ROMNEY — Courts here have begun slowly reopening, but don’t call it business as usual.

The Judicial Center will allow no more than 5 people in the lobby at a time. Proceedings will routinely include videoconferencing by some participants. Visits to the circuit clerk, magistrate clerk and other offices essentially will be by appointment only.

“We don’t want people coming to the courthouse thinking they can just come in,” Chief Judge Charles Carl said Friday. “We’re still going ahead with the business of the justice system, but it comes with some caution concerns. They’re going to have to follow our rules to do it.”

One casualty of the COVID-19 pandemic: the May grand jury session has been scrapped. The next grand jury will be convened in September.  

“We’re going to have to finish our January term,” Carl said. Many of the 18 indictments have yet to be disposed of, including 1 scheduled jury trial.

He predicted a big September grand jury, which will be the last for outgoing Prosecutor Betsy K. Plumer, who is not running for re-election.

Carl said safety amid the pandemic will be apparent starting with arrival at the Judicial Center door, which will be closed.

Drop boxes are outside for documents that need to be filed with the circuit and magistrate clerks.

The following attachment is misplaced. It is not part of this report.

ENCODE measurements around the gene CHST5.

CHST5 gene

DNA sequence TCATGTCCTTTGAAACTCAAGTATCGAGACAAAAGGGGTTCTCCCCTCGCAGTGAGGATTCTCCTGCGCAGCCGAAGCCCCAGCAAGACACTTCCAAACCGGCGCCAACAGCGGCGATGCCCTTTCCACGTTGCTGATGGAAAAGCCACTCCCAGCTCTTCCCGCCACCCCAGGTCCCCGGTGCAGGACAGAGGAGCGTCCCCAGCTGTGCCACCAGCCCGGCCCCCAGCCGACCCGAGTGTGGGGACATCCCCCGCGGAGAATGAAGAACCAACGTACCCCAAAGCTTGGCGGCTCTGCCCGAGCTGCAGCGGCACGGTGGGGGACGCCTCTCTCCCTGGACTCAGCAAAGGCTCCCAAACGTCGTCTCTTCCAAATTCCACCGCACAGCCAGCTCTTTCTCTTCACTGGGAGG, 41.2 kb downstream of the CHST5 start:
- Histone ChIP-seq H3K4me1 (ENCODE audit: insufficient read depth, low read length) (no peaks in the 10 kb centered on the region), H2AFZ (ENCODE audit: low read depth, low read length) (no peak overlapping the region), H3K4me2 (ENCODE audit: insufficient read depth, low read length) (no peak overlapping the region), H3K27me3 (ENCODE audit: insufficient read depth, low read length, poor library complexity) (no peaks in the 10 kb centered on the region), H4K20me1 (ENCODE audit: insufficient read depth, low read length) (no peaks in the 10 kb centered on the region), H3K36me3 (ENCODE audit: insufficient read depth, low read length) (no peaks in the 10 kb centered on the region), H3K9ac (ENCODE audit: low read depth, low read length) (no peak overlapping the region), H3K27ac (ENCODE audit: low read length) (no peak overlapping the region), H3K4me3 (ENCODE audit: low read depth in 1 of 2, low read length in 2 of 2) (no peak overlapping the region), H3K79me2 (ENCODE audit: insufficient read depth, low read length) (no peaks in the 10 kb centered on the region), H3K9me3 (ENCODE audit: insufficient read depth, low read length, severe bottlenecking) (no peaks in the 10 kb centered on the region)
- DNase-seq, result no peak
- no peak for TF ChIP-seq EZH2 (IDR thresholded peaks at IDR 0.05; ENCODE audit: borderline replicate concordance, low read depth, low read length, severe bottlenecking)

Bailiffs will question each person entering about their exposure to the virus. Visitors may be subject to a non-contact temperature reading by the bailiff.

 People entering will be required to use hand sanitizer and wear masks.

“Bring your own,” Carl said. “We may or may not have masks available.”

Actually, Carl said, the 1st line of defense is avoiding the center.

“For magistrate court, continue to pay fines by credit card or certified check by mail,” Carl said.

Call the circuit clerk or judge with questions. Much business can be conducted online or by mail.

“If it has to be in person, it can be scheduled,” Carl said.

But court proceedings won’t look the same as before. Court staff, attorneys and their clients will be in the courtroom, but few others.

“I’m not going to say you can’t have witnesses.” Carl said. “We’re not going to deny a fair, just, full hearing, but it might be a little cumbersome because it may take more time.”

That could mean having witnesses waiting in the lobby or outside in cars to be contacted when they are needed in the courtroom. 

Expect participation via Skype and other teleconferencing as well.

Carl said the courtrooms will be cleaned between every proceeding.

Carl and Carter Williams, the other judge serving the 22nd Circuit, wrote the judicial order outlining the new procedures in response to a State Supreme Court directive that told courts to begin reopening this week.

The Supreme Court order says grand juries can convene again beginning June 15 and that jury trials can resume 2 weeks later, June 29.

“I want to be proactive in precautionary efforts,” Carl said.

The judges will review the procedures weekly.

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